Why Study Russian

Russia as a Culture of Language and
Russian as a Language of Culture

The Russian language itself is one of the central identifying features of Russian national identity. Despite a certain hyperbolism, Mikhail Lomonosov's comments on the qualities of his language, are shared by many Russians: "The Holy Roman Emperor Carl the Fifth used to say that one should speak Spanish with God, French with one's friends, German with one's enemies, and Italian with the fair sex. But had he been skilled in Russian he would of course have added that it would be appropriate to speak with all of these in it, for he would have found in it the greatness of Spanish, the liveliness of French, the force of German, the tenderness of Italian, and, in addition, the richness and strong terse descriptiveness of Greek and Latin."
Although Russian as a modern cultural language is relatively new, with the vast majority of classic work having been produced in the nineteenth and twentieth centuries, the wealth of the Russian cultural heritage in literature, visual art, theater, opera, instrumental music, and ballet is enormous. And while it is possible to gain some appreciation for such authors as Dostoevsky and Tolstoy in English translation, no true understanding of the immense richness of Russian culture can be acquired without a thorough knowledge of the language. In particular, Russia has produced one of the world's most vibrant and exciting poetic traditions--including the works of poets like Pushkin, Lermontov, Blok, Akhmatova, Mandelstam, Tsvetaeva, Pasternak, and Brodsky--and this is almost totally inaccessible to the English reader. Despite the upheavals caused by the fall of communism, Russian literary culture remains vibrant, and only a fraction of this fascinating contemporary work is available in translation.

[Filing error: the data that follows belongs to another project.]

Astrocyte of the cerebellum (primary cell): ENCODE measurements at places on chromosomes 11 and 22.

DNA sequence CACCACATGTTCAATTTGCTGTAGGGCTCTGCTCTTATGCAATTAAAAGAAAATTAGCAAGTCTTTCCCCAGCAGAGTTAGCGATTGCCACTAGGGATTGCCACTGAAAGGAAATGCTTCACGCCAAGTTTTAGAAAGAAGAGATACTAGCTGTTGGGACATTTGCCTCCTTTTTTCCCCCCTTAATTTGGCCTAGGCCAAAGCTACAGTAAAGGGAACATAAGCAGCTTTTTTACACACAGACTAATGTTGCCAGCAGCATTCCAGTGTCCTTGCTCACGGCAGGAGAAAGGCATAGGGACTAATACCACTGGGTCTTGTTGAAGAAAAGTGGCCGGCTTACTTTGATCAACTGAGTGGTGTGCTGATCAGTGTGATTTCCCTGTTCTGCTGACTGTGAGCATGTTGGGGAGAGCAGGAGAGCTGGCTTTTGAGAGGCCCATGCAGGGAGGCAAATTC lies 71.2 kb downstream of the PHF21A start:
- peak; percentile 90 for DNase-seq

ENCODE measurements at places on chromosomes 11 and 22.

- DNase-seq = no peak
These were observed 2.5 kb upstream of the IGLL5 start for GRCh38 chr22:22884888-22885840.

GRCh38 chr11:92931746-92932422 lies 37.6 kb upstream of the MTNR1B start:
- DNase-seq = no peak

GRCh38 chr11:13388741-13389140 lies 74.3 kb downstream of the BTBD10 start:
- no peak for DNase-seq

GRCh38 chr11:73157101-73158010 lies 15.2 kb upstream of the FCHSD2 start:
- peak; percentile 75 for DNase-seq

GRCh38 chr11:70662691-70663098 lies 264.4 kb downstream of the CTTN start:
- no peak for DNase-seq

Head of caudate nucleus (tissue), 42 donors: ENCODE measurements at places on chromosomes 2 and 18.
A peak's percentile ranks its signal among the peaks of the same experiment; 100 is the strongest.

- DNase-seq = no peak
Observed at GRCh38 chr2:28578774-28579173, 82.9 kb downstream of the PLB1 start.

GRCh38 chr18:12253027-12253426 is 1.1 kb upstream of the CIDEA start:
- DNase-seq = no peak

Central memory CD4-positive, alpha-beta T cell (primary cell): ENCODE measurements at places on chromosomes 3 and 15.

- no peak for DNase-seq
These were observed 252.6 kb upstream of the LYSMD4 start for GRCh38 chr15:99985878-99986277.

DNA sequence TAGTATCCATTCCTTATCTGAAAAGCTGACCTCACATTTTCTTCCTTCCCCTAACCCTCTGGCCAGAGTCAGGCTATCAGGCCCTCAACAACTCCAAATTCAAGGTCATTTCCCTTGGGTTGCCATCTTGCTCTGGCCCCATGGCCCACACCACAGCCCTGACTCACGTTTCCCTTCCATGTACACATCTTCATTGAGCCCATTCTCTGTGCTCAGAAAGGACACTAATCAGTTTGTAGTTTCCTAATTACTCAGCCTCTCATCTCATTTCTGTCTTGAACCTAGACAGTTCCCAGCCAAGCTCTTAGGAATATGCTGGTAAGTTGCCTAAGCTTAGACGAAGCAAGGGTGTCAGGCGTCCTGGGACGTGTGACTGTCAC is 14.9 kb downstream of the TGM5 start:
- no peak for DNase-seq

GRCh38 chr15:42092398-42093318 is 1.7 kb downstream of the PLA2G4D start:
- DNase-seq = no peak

Collage of Russian Poets

Here is a Russian Poetry Page. You can also see the largest online collection of Russian Literature at Library of Maksim Moshkov

In addition, from a linguistic point of view, Russian is particularly intriguing because of the immense changes it has undergone in the course of the twentieth century. As the authors of one recent study of the language have put it: "The recent changes that have taken place in the Soviet Union and its successor states conclude a dramatic period in the history of the country and, probably, in the history of the world. The conclusion of this period, which spans over seven decades, offers an incredible opportunity to a linguist: to follow the changes in a language partially determined by sociological factors and to see abrupt changes evolve into continuous tendencies, coming to a logical completion with the end of the political age."

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